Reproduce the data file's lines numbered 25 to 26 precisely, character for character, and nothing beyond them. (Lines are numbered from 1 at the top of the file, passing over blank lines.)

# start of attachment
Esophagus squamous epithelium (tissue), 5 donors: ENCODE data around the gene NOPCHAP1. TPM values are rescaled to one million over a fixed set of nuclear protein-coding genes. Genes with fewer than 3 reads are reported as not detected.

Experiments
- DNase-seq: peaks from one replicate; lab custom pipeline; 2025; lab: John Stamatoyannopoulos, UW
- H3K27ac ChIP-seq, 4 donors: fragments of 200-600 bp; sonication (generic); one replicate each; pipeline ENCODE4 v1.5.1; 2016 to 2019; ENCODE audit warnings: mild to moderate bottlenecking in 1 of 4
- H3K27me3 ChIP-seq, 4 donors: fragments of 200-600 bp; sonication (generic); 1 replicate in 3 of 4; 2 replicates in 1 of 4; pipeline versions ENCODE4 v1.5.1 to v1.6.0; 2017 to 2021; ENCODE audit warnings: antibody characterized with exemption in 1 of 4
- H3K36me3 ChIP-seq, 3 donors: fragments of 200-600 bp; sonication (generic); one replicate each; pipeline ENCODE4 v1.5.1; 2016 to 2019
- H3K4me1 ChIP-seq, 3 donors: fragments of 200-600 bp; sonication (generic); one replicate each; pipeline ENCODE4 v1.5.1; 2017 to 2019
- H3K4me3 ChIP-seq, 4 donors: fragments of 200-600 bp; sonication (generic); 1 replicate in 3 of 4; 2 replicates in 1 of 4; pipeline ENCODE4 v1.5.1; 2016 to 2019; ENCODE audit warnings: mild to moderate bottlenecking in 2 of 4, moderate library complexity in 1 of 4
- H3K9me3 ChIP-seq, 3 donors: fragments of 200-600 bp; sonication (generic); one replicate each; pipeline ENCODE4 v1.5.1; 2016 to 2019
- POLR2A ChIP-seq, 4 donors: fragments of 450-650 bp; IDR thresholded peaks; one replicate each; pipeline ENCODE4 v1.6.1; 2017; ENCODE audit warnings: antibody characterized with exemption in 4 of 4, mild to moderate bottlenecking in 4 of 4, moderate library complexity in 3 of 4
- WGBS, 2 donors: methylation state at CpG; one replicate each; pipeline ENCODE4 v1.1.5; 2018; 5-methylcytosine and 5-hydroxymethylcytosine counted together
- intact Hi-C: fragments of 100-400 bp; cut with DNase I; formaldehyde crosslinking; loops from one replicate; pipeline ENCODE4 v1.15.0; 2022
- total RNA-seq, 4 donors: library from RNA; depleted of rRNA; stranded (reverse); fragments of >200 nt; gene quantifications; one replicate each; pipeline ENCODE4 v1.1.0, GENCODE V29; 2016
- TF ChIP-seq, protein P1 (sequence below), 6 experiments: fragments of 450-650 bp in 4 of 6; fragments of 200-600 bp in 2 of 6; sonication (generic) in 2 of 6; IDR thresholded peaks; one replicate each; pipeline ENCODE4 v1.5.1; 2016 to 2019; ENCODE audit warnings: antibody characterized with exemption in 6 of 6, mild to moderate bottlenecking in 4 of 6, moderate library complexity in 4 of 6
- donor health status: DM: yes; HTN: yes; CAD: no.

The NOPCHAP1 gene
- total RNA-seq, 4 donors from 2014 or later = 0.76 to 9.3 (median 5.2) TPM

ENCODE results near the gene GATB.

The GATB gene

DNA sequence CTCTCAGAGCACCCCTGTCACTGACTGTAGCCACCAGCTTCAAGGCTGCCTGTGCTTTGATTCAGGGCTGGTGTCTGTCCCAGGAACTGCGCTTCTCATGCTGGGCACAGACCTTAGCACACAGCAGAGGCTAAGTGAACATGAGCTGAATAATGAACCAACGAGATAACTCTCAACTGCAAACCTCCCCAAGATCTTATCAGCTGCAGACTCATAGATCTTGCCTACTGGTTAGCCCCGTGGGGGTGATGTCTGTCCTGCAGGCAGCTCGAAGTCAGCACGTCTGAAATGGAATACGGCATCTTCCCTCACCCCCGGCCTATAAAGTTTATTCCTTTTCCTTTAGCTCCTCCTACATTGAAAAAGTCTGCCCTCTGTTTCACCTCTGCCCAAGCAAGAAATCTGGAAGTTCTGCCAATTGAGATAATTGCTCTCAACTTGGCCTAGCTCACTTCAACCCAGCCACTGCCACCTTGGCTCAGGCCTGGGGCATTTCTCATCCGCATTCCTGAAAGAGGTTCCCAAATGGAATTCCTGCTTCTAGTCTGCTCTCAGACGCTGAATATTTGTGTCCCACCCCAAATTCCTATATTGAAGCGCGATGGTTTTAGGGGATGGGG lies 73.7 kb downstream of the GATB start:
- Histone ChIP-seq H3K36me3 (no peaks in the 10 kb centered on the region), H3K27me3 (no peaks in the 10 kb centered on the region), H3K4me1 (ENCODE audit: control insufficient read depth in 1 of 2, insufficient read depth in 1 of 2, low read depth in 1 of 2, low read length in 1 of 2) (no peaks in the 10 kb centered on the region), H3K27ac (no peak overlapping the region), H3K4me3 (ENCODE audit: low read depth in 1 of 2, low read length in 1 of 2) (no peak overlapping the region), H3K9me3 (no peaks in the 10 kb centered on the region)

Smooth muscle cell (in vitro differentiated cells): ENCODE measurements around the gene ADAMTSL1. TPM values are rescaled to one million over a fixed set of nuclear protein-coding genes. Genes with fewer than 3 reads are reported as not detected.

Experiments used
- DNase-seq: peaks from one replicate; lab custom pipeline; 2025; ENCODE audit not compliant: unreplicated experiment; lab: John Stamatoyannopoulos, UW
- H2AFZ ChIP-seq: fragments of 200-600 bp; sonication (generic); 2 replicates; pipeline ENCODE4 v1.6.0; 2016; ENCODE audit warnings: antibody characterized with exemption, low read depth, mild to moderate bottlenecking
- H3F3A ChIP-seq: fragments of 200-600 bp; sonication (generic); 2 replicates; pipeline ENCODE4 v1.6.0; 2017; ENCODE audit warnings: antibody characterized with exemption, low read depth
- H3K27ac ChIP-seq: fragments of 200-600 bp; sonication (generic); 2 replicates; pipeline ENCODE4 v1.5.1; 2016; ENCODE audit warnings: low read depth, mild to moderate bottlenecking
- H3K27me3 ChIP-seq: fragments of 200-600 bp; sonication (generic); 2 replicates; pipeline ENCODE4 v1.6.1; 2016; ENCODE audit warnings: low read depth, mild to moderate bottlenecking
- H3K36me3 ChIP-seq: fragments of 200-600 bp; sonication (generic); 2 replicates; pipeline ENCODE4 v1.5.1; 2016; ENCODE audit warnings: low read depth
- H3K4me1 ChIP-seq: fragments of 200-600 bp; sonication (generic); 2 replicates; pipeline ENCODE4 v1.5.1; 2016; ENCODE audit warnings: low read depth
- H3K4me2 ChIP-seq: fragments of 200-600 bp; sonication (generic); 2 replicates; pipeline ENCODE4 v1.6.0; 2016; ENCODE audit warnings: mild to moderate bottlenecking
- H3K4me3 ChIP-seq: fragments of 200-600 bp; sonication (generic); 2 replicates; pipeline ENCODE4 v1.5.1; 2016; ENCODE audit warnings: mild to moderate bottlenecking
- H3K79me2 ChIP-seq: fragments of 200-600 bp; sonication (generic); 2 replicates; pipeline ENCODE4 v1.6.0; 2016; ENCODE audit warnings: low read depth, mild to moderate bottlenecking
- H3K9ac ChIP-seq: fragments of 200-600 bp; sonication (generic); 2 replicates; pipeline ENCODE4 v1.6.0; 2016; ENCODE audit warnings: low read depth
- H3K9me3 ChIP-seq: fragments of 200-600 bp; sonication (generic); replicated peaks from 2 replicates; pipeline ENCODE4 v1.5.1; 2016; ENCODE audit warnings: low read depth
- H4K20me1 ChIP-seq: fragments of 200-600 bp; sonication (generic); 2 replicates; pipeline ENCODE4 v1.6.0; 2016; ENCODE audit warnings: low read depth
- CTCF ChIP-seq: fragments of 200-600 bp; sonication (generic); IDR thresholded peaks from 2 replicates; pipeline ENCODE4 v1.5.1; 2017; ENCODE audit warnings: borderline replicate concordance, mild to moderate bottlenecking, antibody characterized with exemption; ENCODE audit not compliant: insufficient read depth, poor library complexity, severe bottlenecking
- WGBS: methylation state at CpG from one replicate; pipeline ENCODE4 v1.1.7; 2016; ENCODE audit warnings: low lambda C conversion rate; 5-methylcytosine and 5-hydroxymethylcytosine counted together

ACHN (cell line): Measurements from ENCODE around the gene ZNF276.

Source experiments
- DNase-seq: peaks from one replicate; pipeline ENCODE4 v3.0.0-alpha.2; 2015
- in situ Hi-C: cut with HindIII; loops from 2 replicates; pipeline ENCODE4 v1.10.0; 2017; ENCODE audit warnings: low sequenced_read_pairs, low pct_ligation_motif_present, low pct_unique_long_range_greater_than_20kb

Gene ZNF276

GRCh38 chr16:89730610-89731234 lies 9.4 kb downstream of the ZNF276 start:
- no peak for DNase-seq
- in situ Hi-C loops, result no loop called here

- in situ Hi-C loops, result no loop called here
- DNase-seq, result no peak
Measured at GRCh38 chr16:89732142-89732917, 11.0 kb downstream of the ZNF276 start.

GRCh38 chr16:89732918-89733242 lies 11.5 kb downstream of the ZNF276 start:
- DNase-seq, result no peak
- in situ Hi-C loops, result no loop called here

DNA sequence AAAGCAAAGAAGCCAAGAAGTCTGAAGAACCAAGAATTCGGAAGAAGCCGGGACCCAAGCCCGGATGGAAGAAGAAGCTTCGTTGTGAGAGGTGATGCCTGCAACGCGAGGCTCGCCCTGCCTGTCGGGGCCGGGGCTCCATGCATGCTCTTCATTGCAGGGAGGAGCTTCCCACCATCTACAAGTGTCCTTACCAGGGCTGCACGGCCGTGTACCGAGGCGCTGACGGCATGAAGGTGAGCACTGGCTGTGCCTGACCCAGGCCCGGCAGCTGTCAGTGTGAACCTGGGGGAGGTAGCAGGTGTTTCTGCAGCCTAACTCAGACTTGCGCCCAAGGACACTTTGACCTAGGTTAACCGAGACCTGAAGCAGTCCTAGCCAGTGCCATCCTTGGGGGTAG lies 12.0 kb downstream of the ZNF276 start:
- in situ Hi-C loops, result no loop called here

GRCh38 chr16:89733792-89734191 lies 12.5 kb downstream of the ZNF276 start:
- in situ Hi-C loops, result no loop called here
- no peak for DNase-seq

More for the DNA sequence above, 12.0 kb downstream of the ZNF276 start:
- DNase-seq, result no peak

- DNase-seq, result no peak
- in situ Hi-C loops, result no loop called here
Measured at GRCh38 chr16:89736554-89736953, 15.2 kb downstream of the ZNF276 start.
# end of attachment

- H2AFZ ChIP-seq: fragments of 200-600 bp; sonication (generic); 2 replicates; pipeline ENCODE4 v1.6.0; 2016; ENCODE audit warnings: antibody characterized with exemption, low read depth, mild to moderate bottlenecking
- H3F3A ChIP-seq: fragments of 200-600 bp; sonication (generic); 2 replicates; pipeline ENCODE4 v1.6.0; 2017; ENCODE audit warnings: antibody characterized with exemption, low read depth